Los Jaichackers hadn’t counted on the evangelical fervor that fuels Garcia, 37, a convert from Catholicism. No way would let the LA Boyz perform what he considered lyrics that promoted drugs and sex in the electro-pop dance tune “Miedo” (Fear), by Mexico City’s Maria Daniela Y Su Sonido Lasser. Same goes for the surreal “Bathysphere” by Austin’s indie group Smog.

No problem, Los Jaichackers responded. Change the lyrics. Just keep the beats. So Garcia changed the lyrics of “Fear” to “El Lider,” with a wholesome message about avoiding bad friends and listening to your parents. He replaced the dreamy, ambiguous text of “Bathysphere” with “Latinos Unidos,” an ode to ethnic solidarity and immigrant perseverance. Unwittingly, the LA Boyz had validated the artistic concept by hijacking the songs and making them their own.

During installation this week, not all the LACMA curators were happy about the volume of the music rumbling out of the “Migrant Dubs” structure. From the outside, the cube sounded like those souped-up lowriders with the booming bass that annoy people as they cruise by.

The complaint about the noise was art imitating life. Garcia says he recently had to move his family from their Culver City duplex after a neighbor complained about the noise from their rehearsals. So he bought the bungalow on 68th Street, with iron bars on the windows and that soon-to-be-converted garage in the back.

The decor reflects the two forces in their lives -- music and religion. A piano dominates the small living room and the walls are covered with laminated religious posters. The Garcias kept their teenagers enrolled in their old schools on the Westside, partly out of concerns for their safety. Garcia makes a one-hour, round-trip commute every day, traversing the basin , to pick up his sons. On the way home one day this week, Elvis put on a gray coat to cover the red shirt he wore at school but which, back in the neighborhood, could be interpreted as a gang signal.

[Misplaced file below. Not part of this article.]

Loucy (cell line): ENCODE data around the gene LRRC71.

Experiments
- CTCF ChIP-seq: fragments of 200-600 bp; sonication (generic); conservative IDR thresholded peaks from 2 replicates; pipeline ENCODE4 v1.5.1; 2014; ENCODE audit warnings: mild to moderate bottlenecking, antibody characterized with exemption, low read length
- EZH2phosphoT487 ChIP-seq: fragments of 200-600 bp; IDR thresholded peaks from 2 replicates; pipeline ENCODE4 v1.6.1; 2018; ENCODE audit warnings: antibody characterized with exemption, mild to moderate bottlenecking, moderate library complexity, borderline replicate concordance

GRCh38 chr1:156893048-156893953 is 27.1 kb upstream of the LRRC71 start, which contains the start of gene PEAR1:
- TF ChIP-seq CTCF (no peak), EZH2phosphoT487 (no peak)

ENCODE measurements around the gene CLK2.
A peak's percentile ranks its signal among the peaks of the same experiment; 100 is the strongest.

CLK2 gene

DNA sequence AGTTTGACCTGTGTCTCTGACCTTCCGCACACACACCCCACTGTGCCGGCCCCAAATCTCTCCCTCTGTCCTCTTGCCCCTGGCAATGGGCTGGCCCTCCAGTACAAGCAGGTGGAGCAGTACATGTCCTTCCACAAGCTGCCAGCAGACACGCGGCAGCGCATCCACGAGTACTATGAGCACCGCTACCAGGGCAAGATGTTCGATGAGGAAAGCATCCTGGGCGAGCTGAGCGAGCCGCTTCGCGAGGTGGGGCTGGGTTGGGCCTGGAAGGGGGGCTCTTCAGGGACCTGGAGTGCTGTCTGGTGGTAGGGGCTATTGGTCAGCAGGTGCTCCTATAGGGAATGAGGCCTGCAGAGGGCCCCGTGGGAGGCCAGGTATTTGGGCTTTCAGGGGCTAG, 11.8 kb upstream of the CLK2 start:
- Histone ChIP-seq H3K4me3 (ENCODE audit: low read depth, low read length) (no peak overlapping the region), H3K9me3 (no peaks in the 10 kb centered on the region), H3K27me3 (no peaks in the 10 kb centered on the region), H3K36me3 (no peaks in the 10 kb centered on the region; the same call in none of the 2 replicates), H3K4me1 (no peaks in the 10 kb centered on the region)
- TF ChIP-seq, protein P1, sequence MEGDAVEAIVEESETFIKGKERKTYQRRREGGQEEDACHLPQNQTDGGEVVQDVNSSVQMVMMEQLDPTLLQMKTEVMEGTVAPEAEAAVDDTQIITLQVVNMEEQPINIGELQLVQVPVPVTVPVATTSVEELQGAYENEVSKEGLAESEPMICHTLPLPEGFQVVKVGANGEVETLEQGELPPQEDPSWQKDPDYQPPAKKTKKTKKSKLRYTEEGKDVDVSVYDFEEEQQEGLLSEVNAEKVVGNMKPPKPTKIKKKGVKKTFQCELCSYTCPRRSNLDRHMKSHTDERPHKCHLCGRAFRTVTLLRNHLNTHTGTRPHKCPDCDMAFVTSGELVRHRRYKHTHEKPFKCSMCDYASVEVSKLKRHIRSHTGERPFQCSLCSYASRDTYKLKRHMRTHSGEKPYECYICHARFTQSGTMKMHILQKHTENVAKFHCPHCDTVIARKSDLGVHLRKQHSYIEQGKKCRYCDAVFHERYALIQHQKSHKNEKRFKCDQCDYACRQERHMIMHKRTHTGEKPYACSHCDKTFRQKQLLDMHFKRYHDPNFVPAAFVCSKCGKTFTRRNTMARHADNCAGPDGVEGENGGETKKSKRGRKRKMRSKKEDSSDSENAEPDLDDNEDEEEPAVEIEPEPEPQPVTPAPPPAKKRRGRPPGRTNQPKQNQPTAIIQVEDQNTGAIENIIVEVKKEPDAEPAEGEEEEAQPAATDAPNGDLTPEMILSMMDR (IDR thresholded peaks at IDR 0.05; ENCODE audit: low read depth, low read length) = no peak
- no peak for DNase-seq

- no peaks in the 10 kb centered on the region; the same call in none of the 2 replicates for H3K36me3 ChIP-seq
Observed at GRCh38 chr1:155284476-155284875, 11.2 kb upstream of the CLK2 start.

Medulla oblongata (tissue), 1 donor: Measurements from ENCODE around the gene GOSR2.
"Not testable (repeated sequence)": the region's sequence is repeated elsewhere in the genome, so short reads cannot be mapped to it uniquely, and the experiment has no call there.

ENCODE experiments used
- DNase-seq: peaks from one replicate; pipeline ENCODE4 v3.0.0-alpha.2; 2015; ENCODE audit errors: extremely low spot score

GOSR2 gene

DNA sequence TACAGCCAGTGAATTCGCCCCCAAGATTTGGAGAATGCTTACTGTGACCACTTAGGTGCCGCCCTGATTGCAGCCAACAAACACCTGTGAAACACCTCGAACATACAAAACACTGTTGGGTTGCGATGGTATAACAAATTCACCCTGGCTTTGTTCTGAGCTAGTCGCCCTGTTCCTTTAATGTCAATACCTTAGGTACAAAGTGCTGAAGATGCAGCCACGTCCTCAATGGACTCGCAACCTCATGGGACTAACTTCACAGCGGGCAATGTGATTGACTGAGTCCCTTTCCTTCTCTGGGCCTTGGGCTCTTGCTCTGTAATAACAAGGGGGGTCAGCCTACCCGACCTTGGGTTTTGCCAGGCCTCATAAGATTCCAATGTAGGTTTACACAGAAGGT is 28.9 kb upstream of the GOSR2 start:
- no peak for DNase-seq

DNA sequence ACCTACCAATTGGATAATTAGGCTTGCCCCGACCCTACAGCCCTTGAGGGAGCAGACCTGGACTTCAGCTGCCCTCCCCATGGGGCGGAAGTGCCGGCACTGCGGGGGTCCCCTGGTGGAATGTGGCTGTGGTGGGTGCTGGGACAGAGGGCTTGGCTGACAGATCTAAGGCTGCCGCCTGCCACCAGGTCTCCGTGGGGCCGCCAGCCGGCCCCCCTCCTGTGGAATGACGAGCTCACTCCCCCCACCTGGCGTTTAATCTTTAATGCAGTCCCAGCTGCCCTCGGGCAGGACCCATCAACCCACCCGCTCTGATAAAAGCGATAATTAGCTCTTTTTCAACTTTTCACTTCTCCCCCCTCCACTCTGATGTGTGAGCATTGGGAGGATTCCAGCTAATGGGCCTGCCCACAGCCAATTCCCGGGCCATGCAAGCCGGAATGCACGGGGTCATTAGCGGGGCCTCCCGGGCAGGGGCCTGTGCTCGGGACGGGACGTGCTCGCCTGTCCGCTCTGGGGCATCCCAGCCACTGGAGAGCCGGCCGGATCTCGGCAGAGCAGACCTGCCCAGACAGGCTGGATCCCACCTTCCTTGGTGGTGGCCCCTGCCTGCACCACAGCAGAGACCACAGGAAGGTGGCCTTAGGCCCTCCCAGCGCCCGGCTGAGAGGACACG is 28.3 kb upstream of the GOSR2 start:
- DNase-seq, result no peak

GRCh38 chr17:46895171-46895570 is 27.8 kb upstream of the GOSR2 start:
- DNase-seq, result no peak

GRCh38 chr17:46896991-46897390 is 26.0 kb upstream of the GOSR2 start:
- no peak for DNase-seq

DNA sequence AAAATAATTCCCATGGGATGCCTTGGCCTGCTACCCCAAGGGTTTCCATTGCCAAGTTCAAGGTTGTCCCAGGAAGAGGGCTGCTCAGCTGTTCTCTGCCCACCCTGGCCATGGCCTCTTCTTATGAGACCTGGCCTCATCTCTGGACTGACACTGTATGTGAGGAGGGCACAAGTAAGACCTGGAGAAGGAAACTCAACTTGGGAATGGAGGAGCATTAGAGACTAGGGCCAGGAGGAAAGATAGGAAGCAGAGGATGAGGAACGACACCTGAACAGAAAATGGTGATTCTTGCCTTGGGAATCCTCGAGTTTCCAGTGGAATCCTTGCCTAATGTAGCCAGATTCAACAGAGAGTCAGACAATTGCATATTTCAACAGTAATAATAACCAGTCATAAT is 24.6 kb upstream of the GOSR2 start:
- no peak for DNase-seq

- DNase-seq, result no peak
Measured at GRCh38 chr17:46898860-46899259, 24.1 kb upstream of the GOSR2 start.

Garcia is protective and strict, especially about rehearsals. The kids sometimes would rather be skateboarding, but they get it. “You have to always be strict,” Alan says, “because if you’re not . . . “

“Kids won’t take you seriously,” Elvis finishes.

Garcia tells his boys they have to be serious about music, or it’s not worth doing. Music is all he’s ever cared about, even as a kid back home in Santa Ana del Valle, a Zapotec Indian community in Oaxaca. He comes from a long line of musicians and recalls scraping for money to buy instruments, sometimes selling the goats he was supposed to be tending, then lying that they wandered away. “We were just hungry to make music,” he says.

Garcia migrated when he was 20 and his oldest son was 4 months old. Garcia and his wife, Elia, have a third son. She’s a stay-home mom and he supports the family by giving music lessons, trading in used instruments, renting sound equipment and playing in his own band, Grupo Moderno, which performs every Friday at Sabor in Glendale.

Next week, the LA Boyz are scheduled to perform at a private reception for artists and the press at LACMA. Are they nervous?

“Not really,” Alan says. “I treat all the events the same way. We just try to have fun and put what we’ve got on the table.”



“Phantom Sightings: Art After the Chicano Movement,” April 6 through Sept. 1, Los Angeles County Museum of Art, 5905 Wilshire Blvd., Los Angeles. Call (323)857-6000 or visit